Prophethood

Sheikh Odeh Muhawesh, Dr. Paul Niskanen

Prophethood: An Islamic View

Allah created Adam and Eve to dwell on the Earth along with their descendants, the human race, and were given dominion over the Earth and all that it contains.

He it is Who created for you all that is in the earth.  (I, 29)

But a condition was laid upon them to exercise their authority in accordance with Allah’s laws. If people adhere to the laws, peace and harmony will exist on Earth and Allah will reward the law abiding ones with Paradise in the Hereafter. If people violate these laws, then chaos, bloodshed, and corruption will become prevalent, disrupting the system according to which His universe must run (I, 30).  Those who do such things will be punished with the Hell fire. (I, 39)

We said: Go forth from this (state) all; so surely there will come to you a guidance from Me, then whoever follows My guidance, no fear shall come upon them, nor shall they grieve. (I, 38)

But in order for people to abide by Allah’s laws they must first know what they are and must avoid any misinterpretation and misapplication of these laws.  If the expectation was to obey these laws without knowing what they are or without a guarantee they are being correctly interpreted, then this would be unjust -- which is against the very nature of Allah. (VI, 91)

The main premise behind the concept of Prophethood in Islam is the justice of Allah. The creation is essentially divided into categories of choice. Creatures belonging to the first category do not have choice in anything that governs their lives or destinies. This would include all objects, plants, and animals. A tree has no choice where it grows, or what kind of tree it is, and when and how it will become no more. Therefore, it is said that a tree has no choice or control over its destiny.

People, on the other hand, are given control over choosing between right and wrong.  Right is defined as that which Allah declares as His law. Because Allah is just, He sends messages to people outlining what His laws are and gives examples of how to apply them. These messages must not contain any errors, and must be interpreted correctly as stated above. Otherwise, how can Allah fairly judge people if errors are contained in the messages or their interpretations?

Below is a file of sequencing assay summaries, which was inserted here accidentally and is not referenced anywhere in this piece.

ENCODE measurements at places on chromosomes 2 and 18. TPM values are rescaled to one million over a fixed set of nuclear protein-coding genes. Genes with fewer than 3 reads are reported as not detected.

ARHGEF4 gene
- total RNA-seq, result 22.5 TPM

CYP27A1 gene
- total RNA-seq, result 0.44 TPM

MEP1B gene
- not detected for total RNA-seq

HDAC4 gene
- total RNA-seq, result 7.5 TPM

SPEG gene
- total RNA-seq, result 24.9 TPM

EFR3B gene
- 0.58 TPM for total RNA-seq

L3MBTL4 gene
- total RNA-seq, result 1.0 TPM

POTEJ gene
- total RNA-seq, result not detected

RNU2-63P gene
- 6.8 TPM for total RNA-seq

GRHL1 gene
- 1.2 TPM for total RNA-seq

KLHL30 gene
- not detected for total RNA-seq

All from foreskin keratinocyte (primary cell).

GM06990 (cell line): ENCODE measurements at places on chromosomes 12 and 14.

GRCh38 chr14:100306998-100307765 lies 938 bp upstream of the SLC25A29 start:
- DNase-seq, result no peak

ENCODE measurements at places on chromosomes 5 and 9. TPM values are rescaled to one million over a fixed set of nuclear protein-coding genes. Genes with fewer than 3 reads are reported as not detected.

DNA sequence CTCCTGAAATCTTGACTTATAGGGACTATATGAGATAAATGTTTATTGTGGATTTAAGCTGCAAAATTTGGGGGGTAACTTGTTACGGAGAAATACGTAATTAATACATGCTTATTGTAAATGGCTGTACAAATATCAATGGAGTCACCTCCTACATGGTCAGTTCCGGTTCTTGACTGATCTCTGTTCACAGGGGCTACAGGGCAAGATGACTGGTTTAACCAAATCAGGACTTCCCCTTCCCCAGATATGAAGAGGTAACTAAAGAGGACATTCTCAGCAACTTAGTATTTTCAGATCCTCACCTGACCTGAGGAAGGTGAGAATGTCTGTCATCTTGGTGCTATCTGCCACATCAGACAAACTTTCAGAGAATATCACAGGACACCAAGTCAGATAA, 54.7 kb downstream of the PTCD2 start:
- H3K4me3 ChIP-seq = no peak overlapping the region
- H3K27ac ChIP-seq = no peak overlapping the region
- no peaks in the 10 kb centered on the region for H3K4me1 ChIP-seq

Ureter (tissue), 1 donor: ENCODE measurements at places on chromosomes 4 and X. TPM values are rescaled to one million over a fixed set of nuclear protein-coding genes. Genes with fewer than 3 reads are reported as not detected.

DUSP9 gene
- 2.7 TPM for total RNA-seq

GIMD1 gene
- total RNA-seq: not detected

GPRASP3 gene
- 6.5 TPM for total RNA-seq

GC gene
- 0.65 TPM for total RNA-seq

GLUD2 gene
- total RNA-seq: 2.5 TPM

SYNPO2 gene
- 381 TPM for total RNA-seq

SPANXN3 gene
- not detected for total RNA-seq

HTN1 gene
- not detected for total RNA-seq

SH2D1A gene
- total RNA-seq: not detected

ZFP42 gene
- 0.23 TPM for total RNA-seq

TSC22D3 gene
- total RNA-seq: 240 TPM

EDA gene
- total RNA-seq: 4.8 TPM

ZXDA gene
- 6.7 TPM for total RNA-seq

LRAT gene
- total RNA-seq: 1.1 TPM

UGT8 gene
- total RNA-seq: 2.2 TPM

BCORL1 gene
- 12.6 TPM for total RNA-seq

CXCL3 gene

And (know) that this is My path, the right one therefore follow it, and follow not (other) ways, for they will lead you away from His way; this He has enjoined you with that you may guard (against evil). (VI, 153)
Indeed, there is for you a good example in Ibrahim and those with him. (LX, 4)
When (Jesus) the son of Mary is held up as an example. (XLIII, 57)

Because Allah’s messages cannot contain any errors, those who interpret them must have full knowledge of everything they contain, and must possess perfect knowledge of how to interpret and apply these messages.  But since people in general lack that perfect knowledge, Allah must choose those who will deliver and interpret these messages. Allah does this by sending infallible angels to those who He chooses from among people to be His messengers, in order to ensure these messengers themselves have full knowledge and understanding of these messages and will apply them flawlessly. These messengers of Allah must, therefore, be infallible.  Further, since everything that people do in their exercise of  dominion over the Earth affects Allah’s system, these messengers must not err at all. In other words, the messengers must be infallible as relates to every action. The messages must be understood and made clear by these messengers. Because Allah’s messengers must receive direct communications through His angels, these messengers must be prophets. People who spoke directly to Allah, as in the case of Moses, or received revelations delivered to them by angels, like Ibrahim, Jesus, and Muhammad, are called Prophets according to Islamic beliefs. As a general rule, those prophets who received scriptures to deliver are called messengers, while prophets who came to reestablish the messages of previous messengers, are not called messengers.

Further, We sent a long line of prophets for your instruction (XXIII)

Recognizing the Messengers

History tells us, since the days Adam and Eve first walked the Earth, many people falsely claimed to be Allah’s messengers.   To avoid following false messengers, Allah defined certain characteristics of His messengers. Some of these are:

1. Each messenger must be given miracles by Allah which others cannot duplicate (III, 183-184).

2. Such miracles must challenge the prevalent issue facing the people to whom the specific message the messenger was sent to deliver and interpret. For example magic was the prevailing issue of Moses’ time, so Allah gave Moses the power to turn his staff into a real snake that engulfed the staffs of the magicians. He also parted the sea to save the children of Israel from the Pharaoh’s wrath (XX, 63-78).

When Jesus was sent to the Children of Israel, diseases were rampant and medicine men were considered to be among the elite. So Allah gave Jesus the power to cure any disease and to bring back to life those who perished because of those diseases. Muhammad was sent to a people who lived by the rules of poetry and mastery of language. These people worshiped idols which believed controlled the universe. Therefore, Allah gave Muhammad the Qur'an which is a lingual miracle, and supported him by such miracles as a cloud that covered him from the heat of the sun wherever he went. Muhammad once asked the Meccans if he could bring them a sign that would convince them he was a messenger. They asked him to have a tree speak to him and said that if he did so they would believe in his message. When Prophet Muhammad ordered the tree to come to him, it did and then bowed to him. Some of the Meccans believed Muhammad, while others claimed he had performed magic on the tree.